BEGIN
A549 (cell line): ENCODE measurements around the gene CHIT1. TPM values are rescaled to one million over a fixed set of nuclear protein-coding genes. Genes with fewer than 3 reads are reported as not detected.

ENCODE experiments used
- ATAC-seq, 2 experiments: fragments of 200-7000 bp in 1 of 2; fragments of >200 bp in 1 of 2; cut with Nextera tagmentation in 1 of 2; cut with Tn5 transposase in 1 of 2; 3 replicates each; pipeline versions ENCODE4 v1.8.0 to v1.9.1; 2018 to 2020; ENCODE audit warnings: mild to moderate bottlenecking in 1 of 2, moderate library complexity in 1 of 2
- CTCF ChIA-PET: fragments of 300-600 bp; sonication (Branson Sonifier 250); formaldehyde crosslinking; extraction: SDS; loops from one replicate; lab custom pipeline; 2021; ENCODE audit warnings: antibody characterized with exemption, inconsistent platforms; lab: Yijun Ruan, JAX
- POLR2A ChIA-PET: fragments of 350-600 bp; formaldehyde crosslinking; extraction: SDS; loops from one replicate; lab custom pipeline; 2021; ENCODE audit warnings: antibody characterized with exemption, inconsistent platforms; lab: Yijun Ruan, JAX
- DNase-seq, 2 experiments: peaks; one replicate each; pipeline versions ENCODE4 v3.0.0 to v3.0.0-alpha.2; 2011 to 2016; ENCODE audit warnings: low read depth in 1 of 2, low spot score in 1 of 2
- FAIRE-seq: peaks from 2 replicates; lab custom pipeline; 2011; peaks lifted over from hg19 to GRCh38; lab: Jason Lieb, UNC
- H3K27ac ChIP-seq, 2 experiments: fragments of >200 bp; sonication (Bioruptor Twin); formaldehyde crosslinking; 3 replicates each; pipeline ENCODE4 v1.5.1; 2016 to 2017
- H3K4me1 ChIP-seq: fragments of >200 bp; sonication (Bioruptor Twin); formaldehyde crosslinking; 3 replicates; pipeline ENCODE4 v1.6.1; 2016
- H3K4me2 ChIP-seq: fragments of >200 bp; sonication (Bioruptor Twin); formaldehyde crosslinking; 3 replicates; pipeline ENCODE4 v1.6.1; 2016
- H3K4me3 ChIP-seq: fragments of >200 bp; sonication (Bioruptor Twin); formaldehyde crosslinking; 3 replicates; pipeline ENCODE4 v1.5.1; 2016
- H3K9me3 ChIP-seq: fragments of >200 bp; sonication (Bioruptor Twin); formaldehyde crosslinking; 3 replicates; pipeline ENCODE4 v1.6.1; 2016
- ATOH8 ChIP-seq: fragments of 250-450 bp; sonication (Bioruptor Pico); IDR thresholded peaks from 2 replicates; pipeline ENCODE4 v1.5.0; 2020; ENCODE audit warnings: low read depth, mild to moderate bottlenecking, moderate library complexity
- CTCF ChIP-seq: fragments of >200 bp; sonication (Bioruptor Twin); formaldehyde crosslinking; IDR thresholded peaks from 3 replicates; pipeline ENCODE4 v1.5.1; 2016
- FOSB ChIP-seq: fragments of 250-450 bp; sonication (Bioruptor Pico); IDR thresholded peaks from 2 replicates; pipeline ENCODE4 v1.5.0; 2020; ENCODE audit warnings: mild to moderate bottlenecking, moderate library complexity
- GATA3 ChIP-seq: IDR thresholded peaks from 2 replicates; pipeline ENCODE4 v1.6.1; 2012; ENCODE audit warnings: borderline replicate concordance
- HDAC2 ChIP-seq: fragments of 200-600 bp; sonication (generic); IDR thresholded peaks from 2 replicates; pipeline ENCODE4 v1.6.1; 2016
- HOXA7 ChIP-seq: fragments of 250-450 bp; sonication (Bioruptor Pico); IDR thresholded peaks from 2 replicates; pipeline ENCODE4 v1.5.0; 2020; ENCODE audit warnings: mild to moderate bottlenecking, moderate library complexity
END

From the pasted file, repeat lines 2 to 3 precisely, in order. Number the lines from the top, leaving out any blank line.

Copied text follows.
ENCODE experiments used
- ATAC-seq, 2 experiments: fragments of 200-7000 bp in 1 of 2; fragments of >200 bp in 1 of 2; cut with Nextera tagmentation in 1 of 2; cut with Tn5 transposase in 1 of 2; 3 replicates each; pipeline versions ENCODE4 v1.8.0 to v1.9.1; 2018 to 2020; ENCODE audit warnings: mild to moderate bottlenecking in 1 of 2, moderate library complexity in 1 of 2